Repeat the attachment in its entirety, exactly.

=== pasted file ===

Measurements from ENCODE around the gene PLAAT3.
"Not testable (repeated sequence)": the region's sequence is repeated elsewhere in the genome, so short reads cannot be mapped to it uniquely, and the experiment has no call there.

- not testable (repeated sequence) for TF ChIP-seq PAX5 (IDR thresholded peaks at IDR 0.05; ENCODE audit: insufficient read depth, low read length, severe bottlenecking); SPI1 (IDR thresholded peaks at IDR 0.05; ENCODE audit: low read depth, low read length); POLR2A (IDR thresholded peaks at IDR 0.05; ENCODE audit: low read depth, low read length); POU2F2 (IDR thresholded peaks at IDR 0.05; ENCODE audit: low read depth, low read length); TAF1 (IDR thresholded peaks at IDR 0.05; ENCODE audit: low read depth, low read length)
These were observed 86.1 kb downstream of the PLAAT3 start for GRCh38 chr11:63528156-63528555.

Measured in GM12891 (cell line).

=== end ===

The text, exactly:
Measurements from ENCODE around the gene PLAAT3.
"Not testable (repeated sequence)": the region's sequence is repeated elsewhere in the genome, so short reads cannot be mapped to it uniquely, and the experiment has no call there.

- not testable (repeated sequence) for TF ChIP-seq PAX5 (IDR thresholded peaks at IDR 0.05; ENCODE audit: insufficient read depth, low read length, severe bottlenecking); SPI1 (IDR thresholded peaks at IDR 0.05; ENCODE audit: low read depth, low read length); POLR2A (IDR thresholded peaks at IDR 0.05; ENCODE audit: low read depth, low read length); POU2F2 (IDR thresholded peaks at IDR 0.05; ENCODE audit: low read depth, low read length); TAF1 (IDR thresholded peaks at IDR 0.05; ENCODE audit: low read depth, low read length)
These were observed 86.1 kb downstream of the PLAAT3 start for GRCh38 chr11:63528156-63528555.

Measured in GM12891 (cell line).